'More accurate' HIV test may help sharps injury victims affected by virus

Wednesday May 31 2017

Scientists based in the US have developed a new test that is able to detect traces of HIV in the blood more accurately than other currently available methods, which could have significant benefits for future sharps injury victims.

HIV is one of the major risk factors associated with a needlestick injury, as these incidents can expose the bloodstream to life-threatening infections, particularly if contaminated needles are involved. 

As a result, anyone who suffers a sharps injury is advised to be tested for conditions including HIV and hepatitis C so they can begin accessing treatment as soon as possible if necessary.

Now, thanks to the development of a new test by researchers at the University of Pittsburgh, those unfortunately infected with blood-borne diseases following a needlestick injury could see their long-term outcomes improve significantly.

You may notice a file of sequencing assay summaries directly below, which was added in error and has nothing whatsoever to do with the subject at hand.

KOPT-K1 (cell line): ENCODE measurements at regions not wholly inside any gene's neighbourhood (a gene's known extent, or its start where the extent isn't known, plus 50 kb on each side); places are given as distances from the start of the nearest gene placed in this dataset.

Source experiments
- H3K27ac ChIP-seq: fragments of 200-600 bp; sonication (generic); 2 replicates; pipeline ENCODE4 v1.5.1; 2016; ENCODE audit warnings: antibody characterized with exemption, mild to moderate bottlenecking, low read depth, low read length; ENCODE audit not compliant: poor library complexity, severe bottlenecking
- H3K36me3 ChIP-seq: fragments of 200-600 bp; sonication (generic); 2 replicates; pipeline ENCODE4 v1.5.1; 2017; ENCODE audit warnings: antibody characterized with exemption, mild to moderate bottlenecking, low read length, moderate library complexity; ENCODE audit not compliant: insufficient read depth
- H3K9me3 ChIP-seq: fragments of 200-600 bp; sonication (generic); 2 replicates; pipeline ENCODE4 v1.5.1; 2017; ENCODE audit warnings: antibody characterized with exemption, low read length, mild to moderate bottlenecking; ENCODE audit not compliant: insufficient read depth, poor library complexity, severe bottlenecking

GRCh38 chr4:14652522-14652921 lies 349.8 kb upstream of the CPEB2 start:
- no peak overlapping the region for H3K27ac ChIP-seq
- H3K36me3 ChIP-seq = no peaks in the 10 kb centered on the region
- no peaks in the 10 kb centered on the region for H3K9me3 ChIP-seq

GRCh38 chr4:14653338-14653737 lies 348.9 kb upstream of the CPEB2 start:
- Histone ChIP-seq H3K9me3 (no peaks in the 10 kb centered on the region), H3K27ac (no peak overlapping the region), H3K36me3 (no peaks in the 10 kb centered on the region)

The blood test is accurate, cost-effective and simple to carry out, requiring doctors or nurses to take a sample of a patient's blood after they have already received a course of retroviral therapy. This treatment is often prescribed to people diagnosed with HIV to slow down the spread of the infection, proving effective even when the virus has been deemed inactive in their body.

What the test does is determine how much of the illness remains in an individual's bloodstream following initial treatment, allowing doctors to see which patients are most likely to benefit from further drugs. Some HIV medication has adverse side-effects, so the creation of the new blood test could have significant benefits for those who are required to take these drugs following an unfortunate sharps injury.

The results of the new test can be available within one week compared to the usual fortnight, allowing doctors to stay on top of patients' conditions and make sure they are receiving the best possible treatment for their individual needs.

Commenting on the results of the research, which were published in the journal Nature Medicine, Dr Phalguni Gupta of the university's department of infectious diseases and microbiology explained: "Globally, there are substantial efforts to cure people of HIV by finding ways to eradicate this latent reservoir of virus that stubbornly persists in patients, despite our best therapies.

"But those efforts aren't going to progress if we don't have tests that are sensitive and practical enough to tell doctors if someone is truly cured."


Image credit: Dr-Microbe via iStock